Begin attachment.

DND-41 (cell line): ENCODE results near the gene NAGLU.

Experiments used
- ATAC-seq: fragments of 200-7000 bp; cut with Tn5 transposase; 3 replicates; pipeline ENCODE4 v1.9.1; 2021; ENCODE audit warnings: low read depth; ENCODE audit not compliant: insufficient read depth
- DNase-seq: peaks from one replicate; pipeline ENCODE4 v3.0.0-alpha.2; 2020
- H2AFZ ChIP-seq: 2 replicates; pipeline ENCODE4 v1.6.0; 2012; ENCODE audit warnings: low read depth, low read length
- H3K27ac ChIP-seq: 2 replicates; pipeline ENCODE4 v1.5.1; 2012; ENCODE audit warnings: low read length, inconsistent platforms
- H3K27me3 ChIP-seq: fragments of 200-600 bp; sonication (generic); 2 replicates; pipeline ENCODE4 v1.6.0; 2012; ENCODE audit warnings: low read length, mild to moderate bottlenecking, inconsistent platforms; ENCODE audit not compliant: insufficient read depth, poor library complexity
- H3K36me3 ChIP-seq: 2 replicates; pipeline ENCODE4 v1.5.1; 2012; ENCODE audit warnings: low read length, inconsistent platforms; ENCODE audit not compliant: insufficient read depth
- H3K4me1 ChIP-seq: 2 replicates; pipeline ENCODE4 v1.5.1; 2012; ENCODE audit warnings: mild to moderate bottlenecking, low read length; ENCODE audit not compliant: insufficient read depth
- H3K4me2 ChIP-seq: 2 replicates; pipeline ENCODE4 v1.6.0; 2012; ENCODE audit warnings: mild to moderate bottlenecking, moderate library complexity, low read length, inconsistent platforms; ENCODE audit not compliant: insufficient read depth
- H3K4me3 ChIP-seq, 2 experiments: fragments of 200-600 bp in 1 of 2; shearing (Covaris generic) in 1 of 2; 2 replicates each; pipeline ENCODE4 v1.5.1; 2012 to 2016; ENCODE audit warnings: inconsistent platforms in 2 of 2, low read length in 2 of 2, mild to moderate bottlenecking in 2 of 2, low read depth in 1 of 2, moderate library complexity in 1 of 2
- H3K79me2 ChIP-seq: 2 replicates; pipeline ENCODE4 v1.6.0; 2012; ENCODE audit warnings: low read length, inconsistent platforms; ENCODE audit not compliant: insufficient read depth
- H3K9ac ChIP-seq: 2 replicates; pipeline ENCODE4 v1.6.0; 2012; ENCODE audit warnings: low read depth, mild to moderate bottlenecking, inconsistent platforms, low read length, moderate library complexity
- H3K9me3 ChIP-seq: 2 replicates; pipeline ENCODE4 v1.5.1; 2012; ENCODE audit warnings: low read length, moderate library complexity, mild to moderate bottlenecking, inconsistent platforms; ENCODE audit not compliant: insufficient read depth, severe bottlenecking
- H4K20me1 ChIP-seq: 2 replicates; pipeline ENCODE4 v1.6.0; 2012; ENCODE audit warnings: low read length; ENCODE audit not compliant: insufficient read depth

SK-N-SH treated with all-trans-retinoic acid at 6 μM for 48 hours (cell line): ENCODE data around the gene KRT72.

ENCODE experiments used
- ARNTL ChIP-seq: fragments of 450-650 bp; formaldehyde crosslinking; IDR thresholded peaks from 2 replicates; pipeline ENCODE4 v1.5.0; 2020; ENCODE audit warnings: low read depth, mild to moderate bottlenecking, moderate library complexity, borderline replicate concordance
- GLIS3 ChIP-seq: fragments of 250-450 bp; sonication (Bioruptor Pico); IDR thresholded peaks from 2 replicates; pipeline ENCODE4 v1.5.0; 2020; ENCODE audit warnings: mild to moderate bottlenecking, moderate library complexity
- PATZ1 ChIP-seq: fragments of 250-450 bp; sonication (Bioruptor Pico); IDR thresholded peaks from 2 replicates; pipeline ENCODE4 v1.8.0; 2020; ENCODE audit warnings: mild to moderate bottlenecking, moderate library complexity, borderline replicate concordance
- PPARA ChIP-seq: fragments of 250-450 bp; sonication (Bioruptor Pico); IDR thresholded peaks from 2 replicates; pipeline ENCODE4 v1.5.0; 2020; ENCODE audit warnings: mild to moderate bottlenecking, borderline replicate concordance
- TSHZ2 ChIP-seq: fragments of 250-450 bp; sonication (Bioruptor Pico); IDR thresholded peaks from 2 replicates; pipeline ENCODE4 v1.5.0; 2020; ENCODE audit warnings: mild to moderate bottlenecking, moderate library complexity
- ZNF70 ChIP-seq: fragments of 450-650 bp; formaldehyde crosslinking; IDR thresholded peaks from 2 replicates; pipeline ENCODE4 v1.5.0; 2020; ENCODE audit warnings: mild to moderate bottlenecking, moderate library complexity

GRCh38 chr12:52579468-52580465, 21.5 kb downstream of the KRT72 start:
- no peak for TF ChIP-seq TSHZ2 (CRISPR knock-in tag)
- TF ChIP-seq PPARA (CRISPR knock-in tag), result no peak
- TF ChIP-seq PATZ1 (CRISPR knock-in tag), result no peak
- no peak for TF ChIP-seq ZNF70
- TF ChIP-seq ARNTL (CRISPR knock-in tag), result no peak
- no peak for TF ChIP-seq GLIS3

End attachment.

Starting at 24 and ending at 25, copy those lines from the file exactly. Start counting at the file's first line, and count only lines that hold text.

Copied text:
GRCh38 chr12:52579468-52580465, 21.5 kb downstream of the KRT72 start:
- no peak for TF ChIP-seq TSHZ2 (CRISPR knock-in tag)